Monday, March 06, 2006

NFL Deadline Now Thursday; Rams Release Isaac Bruce; Raiders Keep Collins for Now

The NFL reset its deadline for Thursday at 12 Midnight, givjng teams more time to work through contract restructuring and more time for the league to get it's CBA house in order.

The Rams released WR Isaac Bruce while the Raiders still held on the QB Kerry Collins. I think both teams will have their vets back if the CBA matter is cleared.

Ang Lee At The Governor's Ball Last Night

In this photo from, Ang Lee's spotted with movie producer James Schamus and Schamus' wife.
For the 12th year, Wolfgang Puck provided the food for Oscar's major party. What did they have? Well, I got this from the Menu posted online at

Tray Passed Hors d'oeuvres

Spicy Tuna Tartare in a Sesame Miso Cone
Mini Prime Burgers with Aged Cheddar and Remoulade
Warm Gougeres with Potato, Cheese and Herbs
Baby Potatoes with Caviar and Chives
Steak Tartare in a Black Pepper Parmesan Cone
Smoked Salmon Pizza with Dill Creme Fraiche and Caviar
Duck Sausage Pizza with Leeks and Spinach
Four Cheese Pizza with Tomato and Fresh Basil

Antipasto Assortment

Marinated Baby Artichokes with Lemon Aioli
Tuna Tataki with Sweet Soy
Smoked Salmon "Oscar" Matzo with Osetra Caviar
Chopped Vegetable Salad
Sweet Crab Stuffed Tiny Spanish Peppers
Citrus Marinated Shrimp
Green and White Asparagus with Prosciutto

Celery Root Soup with Fuji Apples and 24k Gold

Pan Roasted Organic Chicken with Black Truffle Risotto


Oscar's "Sweet Fantasy"

Menu Courtesy of Wolfgang Puck

Matt Birk: Matt Fires Off on NFL PA's Upshaw, But Makes No Sense In The Process

The "rant" he went on was just that, because Matt didn't explain exactly what Gene was doing wrong. Note to Matt: when you take time to call someone a name over the way they do a job, at least provide a detailed alternative approach. Or if you're trying to say "everything's fine" then say that, but it reads as if you're saying two messages at once: everything's fine and nothing's fine. Makes no sense to me.

But this rant is also a warning to Gene. It may be a style issue. If Gene is perceived as letting his ego get in the way of player's needs and is not appropriately accessible, it could cost him in the future.

Vikings' Birk rips NFL union boss Upshaw
‘What's going on right now is hurting all of us,’ says former Pro Bowler news services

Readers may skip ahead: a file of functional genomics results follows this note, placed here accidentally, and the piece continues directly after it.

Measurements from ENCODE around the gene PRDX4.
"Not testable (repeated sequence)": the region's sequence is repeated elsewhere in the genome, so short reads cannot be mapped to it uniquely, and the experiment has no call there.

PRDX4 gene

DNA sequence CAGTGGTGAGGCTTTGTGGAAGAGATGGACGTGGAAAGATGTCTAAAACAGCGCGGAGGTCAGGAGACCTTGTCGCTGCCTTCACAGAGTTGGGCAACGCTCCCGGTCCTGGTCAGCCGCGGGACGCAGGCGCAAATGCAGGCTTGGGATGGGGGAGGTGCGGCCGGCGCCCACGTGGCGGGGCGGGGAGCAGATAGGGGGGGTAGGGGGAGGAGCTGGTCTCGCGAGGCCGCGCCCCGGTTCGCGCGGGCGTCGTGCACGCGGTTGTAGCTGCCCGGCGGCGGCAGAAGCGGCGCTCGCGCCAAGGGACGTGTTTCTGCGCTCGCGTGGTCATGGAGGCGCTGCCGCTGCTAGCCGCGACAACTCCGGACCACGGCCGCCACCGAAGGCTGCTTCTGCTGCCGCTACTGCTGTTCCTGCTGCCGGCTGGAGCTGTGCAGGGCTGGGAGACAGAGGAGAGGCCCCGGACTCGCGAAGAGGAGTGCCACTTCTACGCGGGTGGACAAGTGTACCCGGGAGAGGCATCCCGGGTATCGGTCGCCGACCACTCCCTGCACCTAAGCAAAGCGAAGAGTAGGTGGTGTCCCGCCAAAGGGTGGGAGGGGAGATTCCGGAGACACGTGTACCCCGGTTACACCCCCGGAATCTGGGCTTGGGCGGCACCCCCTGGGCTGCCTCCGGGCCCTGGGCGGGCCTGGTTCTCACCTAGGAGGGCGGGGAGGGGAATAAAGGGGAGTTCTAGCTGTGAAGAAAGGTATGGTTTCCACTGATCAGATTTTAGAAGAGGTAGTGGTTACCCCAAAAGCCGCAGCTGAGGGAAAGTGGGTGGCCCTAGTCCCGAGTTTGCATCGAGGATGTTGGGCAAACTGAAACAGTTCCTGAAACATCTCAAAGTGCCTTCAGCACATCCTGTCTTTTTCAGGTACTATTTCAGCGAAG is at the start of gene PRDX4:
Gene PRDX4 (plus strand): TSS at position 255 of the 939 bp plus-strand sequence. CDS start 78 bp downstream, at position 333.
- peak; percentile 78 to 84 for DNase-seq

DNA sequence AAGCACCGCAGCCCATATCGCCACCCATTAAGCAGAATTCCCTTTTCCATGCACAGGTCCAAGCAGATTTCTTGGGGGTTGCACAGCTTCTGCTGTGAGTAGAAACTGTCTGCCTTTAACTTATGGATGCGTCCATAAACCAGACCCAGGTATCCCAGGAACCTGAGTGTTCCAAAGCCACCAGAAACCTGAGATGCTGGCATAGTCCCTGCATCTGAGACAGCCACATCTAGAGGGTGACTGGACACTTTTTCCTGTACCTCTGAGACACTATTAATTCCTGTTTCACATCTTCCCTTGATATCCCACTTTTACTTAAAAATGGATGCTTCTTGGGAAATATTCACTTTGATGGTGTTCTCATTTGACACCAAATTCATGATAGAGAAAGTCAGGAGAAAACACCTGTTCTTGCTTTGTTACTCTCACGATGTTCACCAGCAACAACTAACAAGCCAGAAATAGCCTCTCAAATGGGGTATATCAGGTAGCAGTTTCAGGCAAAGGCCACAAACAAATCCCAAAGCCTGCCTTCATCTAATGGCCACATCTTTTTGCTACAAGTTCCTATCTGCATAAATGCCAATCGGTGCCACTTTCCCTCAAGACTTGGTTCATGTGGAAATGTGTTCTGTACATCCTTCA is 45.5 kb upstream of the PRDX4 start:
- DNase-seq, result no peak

Updated: 6:59 p.m. ET March 3, 2006

Minnesota Vikings center Matt Birk is not happy with the job being done by Gene Upshaw, executive director of the NFL Players' Association. Not at all.

Birk sounded off to columnist Mark Craig in Friday's edition of the Minnesota Star-Tribune.

"Don't put this in the paper ... no, wait, go ahead and put it in," Birk told Craig. "Gene Upshaw is a piece of (expletive). Too many guys in the league just accept whatever Gene says. I don't know why no one has called this guy out."

The former Pro Bowler believes the recent breakdown in negotiations between the NFL and the players' union is hurting the sport.

"It's a joke, it really is," Birk said in the paper. "Everyone is making money. A lot of money. You think anyone wants to hear about the money problems of the NFL owners or players? It's bad pub for the league. It's bad for all of us."

Birk, a Harvard graduate, says the prospects of a uncapped season -- something that could happen if a deal is not struck before the end of this weekend -- aren't good for everyone.

"When you go to those CBA meetings, you always feel like you're being sold something instead of being given the straight facts," Birk told the paper. "Through all the meetings leading up to this, it was always: 'The owners don't want an uncapped year. We'll get a deal, and if we don't, so what? There will be an uncapped year and there will be crazy money out there.'

"The reality is that's not the case. And you're seeing that it's not the leverage we were told it would be."

If there is no deal and the cap doesn’t increase, it would leave a glut of players on the free-agent market and many teams without much money to sign them. Next year, the final season of the contract, would be without a cap — and that would contain limitations that could hurt the players, such as raising the number of years of eligibility for free agency from four to six.

"And we'll lose some of our 401(k) and annuities, and some benefits, too," Birk said. "That's a huge deal to the younger guys making the minimum who might not have 10-year careers. Those are guys the union needs to look out for.

On the surface, the dispute is over percentage points -- the union says it wants 60-plus percent of league revenues earmarked for the players; the owners are offering 56.2 percent. That amounts to approximately $10 million per team per year.

"Gene thinks we're making all this money because of Gene Upshaw," Birk told the paper. "No, we're making all of this money because of TV. This sport is huge, and what's going on right now is hurting all of us."

Skip Bayless: Gene Upshaw's Selling NFL Players "Down The River"

On 1st and 10, an ESPN show, commentator Skip Bayless claims that NFL Players Association Executive Director Gene Upshaw is selling the players "down the river" and should be seeking guaranteed player contracts. He claims that Gene's a tool of the NFL owners.